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This article was published 29/3/2013 (1217 days ago), so information in it may no longer be current.
OTTAWA -- The United Nations said Friday it is "regrettable" Canada will withdraw from a UN convention that fights the spread of droughts.
Prime Minister Stephen Harper has said Canada was withdrawing from the United Nations Convention to Combat Desertification because the program has proven too bureaucratic and not worth the $350,000 contributed each year.
The decision would make Canada the only country in the world not part of the convention.
"The convention is stronger than ever before, which makes Canada's decision to withdraw from the convention all the more regrettable," the Bonn-based secretariat for the convention said in a statement Friday.
The federal cabinet last week ordered the unannounced withdrawal on the recommendation of Foreign Affairs Minister John Baird, ahead of a major scientific meeting on the convention next month in Germany.
The decision has led to widespread criticism of the Harper government from opposition parties, non-governmental aid agencies, civil-society groups and former Canadian diplomats, including at least one former UN ambassador.
The government's decision also caught the UN secretariat that administers the convention off guard -- a spokesman was informed through a telephone call from The Canadian Press on Wednesday.
The government has said it served formal notification to the Bonn-based secretariat and the United Nations Secretary General on Monday. On Tuesday, the government posted the order on an obscure website and it was found by The Canadian Press. The government did not issue a news release about its withdrawal plans.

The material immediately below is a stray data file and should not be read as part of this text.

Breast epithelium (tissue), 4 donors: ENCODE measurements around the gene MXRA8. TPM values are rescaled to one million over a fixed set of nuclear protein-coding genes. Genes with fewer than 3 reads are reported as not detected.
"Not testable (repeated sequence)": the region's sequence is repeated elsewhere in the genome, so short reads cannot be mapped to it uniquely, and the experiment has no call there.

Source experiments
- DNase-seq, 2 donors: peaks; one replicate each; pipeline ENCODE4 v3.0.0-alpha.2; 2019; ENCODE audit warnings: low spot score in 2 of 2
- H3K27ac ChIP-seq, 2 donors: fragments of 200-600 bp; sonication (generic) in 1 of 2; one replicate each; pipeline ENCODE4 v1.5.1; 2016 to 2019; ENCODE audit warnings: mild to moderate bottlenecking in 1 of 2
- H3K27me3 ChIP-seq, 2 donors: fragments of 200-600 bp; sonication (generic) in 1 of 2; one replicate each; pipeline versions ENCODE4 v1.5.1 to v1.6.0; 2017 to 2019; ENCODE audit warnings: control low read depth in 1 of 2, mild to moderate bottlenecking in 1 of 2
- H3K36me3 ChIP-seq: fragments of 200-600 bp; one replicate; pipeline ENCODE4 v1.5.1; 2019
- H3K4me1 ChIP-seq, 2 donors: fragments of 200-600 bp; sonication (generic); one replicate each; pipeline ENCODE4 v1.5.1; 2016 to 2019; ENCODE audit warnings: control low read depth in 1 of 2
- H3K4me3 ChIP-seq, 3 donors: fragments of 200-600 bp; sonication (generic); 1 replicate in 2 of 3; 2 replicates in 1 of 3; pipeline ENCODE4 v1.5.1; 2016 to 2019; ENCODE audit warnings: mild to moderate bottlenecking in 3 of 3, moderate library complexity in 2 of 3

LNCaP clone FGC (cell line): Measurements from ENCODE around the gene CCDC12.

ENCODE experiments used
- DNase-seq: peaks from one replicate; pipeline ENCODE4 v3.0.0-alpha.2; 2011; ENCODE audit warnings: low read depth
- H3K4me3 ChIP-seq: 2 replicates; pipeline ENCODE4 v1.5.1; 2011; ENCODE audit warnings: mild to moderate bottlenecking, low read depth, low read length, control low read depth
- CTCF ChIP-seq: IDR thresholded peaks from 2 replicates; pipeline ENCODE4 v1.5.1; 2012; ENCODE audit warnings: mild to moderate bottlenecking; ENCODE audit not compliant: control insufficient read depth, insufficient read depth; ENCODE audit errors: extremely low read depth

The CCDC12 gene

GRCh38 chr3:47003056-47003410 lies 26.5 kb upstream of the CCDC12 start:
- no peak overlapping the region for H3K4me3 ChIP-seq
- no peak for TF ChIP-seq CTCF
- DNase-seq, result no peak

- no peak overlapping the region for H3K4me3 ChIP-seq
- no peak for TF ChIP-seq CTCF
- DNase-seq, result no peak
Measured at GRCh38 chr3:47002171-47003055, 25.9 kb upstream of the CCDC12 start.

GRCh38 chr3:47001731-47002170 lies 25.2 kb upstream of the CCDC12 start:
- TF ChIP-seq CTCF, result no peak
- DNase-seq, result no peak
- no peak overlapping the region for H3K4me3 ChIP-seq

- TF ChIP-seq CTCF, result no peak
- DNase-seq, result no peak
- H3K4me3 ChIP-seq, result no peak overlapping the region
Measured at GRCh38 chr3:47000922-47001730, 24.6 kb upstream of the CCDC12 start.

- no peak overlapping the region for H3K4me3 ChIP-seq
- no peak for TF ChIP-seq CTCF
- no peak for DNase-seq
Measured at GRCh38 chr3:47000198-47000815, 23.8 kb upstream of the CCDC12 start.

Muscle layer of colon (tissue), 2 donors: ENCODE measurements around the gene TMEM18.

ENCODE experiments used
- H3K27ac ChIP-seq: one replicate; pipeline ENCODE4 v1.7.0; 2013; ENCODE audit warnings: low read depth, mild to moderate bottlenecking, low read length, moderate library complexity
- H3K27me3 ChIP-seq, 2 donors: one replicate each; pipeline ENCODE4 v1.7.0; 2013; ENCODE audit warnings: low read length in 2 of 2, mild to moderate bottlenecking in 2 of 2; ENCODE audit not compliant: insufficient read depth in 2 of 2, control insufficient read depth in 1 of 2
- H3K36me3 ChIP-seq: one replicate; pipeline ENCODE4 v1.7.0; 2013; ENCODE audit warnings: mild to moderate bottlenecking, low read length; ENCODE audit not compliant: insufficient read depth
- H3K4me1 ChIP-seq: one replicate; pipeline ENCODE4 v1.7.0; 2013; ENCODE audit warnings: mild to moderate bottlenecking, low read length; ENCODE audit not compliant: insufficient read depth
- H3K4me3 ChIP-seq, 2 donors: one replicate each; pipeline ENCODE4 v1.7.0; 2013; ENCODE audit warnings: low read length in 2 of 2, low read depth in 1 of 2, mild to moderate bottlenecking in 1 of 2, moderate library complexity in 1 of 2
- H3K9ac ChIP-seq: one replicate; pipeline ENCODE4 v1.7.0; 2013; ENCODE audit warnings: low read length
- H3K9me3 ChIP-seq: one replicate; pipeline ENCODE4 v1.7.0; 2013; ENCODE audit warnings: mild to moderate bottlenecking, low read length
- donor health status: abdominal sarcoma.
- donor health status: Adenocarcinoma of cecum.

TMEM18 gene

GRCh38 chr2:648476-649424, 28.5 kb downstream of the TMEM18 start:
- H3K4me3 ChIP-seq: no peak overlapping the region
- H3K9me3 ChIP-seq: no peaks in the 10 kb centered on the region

In Friday's statement, the secretariat, also known as the UNCCD, said Canada formally notified it Thursday.
"Canada, a country that is frequently subjected to drought and where 60 per cent of the cropland is in dry areas, is also a major actor in global efforts to address food security in developing countries," the UNCCD said.
The UN body said Canada's annual contribution of $291,000 -- less than the $350,000 the government says it was paying -- accounted for 3.1 per cent of its budget.
It said the Canadian government and "Canadian civil society have played significant roles in moving the convention to where it is today."
In 2007, Canada, along with the other 194 countries that are party to the convention, agreed to a 10-year strategy to "enhance the implementation of the convention as a blueprint for a more effective and efficient process grounded on strong and cutting-edge science," Friday's statement said.
The convention's meetings, set to begin April 9, would have forced Canada to confront scientific analysis on the effects of climate change, droughts and encroaching deserts. The Harper government has been vilified an as outlier on climate-change policy in past international meetings.
-- The Canadian Press